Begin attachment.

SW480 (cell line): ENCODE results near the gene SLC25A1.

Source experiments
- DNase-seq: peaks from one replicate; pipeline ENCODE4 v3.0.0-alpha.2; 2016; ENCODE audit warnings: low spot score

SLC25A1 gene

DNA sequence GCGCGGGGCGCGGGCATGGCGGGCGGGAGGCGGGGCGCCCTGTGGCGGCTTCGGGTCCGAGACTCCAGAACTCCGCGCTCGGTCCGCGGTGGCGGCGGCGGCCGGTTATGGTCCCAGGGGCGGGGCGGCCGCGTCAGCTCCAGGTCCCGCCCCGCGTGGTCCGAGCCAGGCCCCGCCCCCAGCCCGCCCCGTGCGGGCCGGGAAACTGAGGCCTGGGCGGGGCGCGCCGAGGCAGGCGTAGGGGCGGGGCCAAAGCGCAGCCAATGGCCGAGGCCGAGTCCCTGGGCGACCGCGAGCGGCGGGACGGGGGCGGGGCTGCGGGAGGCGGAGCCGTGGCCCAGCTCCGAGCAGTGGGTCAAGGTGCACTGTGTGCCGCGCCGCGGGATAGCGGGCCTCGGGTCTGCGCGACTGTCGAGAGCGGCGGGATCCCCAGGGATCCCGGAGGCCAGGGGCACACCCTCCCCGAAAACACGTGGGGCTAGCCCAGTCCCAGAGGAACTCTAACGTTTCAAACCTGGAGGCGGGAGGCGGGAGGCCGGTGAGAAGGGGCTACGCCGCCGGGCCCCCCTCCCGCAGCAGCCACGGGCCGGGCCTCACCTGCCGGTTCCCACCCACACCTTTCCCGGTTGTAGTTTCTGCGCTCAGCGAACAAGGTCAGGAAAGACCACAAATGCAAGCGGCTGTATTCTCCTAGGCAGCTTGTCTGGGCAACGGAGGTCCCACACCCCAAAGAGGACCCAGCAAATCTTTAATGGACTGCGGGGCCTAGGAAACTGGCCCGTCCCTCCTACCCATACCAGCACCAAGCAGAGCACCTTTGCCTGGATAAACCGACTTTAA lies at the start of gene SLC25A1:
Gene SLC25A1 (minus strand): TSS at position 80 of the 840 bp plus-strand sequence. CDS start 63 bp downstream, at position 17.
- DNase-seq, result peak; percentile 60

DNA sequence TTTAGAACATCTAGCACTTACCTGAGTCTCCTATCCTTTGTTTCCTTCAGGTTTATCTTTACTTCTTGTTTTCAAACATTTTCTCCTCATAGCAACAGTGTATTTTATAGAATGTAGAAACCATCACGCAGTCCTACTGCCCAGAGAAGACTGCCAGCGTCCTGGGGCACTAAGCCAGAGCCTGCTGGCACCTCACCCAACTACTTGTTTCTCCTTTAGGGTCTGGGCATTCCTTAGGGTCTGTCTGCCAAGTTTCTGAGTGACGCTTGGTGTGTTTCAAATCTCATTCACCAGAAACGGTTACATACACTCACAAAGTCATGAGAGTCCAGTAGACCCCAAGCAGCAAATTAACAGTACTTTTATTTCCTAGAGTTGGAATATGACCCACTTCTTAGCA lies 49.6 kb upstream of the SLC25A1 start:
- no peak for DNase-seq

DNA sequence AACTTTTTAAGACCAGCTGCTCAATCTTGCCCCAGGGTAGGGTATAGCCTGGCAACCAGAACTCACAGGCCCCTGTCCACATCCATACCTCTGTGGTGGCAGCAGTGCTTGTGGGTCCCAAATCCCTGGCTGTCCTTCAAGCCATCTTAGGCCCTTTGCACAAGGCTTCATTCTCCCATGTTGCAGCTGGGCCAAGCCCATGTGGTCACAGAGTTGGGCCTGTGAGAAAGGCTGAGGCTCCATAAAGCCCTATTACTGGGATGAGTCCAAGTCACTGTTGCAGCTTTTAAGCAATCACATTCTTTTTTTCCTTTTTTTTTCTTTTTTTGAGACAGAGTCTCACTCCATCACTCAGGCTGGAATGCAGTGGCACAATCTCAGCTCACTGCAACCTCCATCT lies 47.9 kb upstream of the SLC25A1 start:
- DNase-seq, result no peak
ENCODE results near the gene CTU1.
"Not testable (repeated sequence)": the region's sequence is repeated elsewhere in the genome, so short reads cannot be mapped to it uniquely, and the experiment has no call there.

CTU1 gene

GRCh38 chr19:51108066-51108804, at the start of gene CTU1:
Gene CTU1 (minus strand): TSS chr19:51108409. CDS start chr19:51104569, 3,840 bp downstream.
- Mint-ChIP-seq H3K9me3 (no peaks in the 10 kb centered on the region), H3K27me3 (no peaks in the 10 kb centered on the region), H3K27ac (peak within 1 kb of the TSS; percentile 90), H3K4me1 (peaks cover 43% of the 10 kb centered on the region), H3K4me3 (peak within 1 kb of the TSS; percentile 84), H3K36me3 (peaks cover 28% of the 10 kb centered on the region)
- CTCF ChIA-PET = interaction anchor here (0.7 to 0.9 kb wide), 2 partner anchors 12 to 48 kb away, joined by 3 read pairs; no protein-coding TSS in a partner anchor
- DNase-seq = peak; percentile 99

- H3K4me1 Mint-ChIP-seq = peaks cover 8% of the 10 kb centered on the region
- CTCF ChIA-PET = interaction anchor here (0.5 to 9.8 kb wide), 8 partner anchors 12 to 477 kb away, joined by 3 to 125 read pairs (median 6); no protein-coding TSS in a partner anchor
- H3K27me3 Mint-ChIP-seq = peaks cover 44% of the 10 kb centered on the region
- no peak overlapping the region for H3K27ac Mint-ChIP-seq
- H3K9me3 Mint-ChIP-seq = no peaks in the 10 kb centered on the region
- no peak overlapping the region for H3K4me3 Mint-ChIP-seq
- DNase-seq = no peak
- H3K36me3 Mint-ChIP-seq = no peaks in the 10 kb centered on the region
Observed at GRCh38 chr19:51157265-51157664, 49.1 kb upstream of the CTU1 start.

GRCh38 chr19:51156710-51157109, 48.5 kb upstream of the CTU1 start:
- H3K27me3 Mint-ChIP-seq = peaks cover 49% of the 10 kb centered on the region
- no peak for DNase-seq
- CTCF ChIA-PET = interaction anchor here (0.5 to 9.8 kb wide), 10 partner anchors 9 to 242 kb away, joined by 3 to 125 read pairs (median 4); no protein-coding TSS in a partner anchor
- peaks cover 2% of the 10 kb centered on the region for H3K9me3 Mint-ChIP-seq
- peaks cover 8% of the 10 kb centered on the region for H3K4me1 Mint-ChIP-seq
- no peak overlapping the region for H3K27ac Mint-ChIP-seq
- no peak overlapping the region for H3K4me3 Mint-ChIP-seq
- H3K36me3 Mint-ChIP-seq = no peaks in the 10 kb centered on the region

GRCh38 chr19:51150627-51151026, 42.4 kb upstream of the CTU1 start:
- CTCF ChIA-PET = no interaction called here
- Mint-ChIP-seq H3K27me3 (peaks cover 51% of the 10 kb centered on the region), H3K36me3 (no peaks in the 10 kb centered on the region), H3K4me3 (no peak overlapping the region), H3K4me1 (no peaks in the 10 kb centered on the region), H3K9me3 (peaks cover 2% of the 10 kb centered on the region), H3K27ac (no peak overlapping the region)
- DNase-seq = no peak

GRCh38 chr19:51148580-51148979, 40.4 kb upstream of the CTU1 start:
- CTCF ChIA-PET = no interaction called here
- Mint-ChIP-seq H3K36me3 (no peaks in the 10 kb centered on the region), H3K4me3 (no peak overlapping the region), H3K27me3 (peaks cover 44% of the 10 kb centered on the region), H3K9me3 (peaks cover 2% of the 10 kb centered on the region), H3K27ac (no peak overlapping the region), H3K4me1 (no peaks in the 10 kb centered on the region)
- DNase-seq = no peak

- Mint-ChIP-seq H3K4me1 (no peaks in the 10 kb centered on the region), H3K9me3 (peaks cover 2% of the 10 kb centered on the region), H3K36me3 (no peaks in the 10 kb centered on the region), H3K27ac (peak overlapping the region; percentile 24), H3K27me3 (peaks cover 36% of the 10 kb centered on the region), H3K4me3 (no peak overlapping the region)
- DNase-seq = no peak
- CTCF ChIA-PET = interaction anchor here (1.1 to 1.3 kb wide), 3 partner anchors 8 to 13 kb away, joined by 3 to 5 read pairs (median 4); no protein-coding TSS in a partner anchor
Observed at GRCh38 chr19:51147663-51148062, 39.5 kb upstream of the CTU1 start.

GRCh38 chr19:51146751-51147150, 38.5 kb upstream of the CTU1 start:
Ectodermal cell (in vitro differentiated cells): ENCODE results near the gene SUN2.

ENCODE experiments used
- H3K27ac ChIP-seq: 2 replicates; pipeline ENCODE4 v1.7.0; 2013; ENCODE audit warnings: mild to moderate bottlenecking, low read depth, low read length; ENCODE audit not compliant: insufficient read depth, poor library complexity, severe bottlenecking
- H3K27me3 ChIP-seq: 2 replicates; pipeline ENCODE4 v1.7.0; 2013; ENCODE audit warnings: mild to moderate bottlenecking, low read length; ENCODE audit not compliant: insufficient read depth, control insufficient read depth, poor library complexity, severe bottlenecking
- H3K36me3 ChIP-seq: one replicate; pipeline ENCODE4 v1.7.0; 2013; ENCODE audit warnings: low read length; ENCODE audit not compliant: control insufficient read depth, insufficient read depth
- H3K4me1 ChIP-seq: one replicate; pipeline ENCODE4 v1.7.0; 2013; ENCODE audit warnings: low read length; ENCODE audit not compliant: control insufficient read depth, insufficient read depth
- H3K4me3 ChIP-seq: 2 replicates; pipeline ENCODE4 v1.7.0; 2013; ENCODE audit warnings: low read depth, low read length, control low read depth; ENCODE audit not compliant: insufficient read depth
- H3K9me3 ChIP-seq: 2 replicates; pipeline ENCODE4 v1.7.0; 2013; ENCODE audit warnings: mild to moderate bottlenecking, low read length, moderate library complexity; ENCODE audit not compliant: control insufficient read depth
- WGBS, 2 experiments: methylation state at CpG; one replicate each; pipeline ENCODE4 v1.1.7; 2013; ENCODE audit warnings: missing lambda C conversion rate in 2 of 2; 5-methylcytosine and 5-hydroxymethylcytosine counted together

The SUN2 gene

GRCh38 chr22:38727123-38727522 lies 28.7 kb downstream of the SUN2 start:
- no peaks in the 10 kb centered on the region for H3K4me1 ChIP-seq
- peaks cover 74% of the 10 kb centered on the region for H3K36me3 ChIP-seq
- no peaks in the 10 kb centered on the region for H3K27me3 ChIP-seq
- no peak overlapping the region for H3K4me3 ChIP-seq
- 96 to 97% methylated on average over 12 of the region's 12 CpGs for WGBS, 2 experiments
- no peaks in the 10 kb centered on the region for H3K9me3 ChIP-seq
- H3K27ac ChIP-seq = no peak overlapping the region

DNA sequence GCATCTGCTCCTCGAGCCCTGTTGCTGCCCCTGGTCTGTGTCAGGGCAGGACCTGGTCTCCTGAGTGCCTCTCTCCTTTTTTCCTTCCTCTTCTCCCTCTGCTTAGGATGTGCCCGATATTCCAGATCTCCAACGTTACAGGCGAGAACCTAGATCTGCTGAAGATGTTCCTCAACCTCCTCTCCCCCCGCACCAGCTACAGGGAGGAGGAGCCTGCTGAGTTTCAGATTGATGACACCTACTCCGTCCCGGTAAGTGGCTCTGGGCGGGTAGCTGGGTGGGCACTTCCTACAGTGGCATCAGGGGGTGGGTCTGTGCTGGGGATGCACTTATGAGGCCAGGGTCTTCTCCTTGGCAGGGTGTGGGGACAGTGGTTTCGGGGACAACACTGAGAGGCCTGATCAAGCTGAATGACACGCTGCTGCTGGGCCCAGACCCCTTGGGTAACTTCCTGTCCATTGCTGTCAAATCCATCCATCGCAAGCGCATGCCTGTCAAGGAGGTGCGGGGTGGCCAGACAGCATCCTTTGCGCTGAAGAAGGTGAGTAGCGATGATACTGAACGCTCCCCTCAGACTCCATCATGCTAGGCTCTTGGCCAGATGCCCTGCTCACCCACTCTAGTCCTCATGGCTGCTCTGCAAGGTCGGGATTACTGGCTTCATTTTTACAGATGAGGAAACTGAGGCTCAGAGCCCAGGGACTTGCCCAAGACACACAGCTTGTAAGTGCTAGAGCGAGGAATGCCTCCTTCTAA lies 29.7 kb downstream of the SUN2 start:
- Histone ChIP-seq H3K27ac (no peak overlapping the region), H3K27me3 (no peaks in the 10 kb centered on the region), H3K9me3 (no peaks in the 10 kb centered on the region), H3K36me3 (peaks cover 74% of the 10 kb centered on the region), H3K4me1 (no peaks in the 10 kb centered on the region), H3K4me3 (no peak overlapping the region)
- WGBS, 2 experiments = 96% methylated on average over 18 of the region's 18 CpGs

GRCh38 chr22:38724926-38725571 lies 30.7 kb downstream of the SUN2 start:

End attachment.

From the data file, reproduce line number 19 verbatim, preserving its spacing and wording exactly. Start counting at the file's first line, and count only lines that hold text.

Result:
- DNase-seq = peak; percentile 99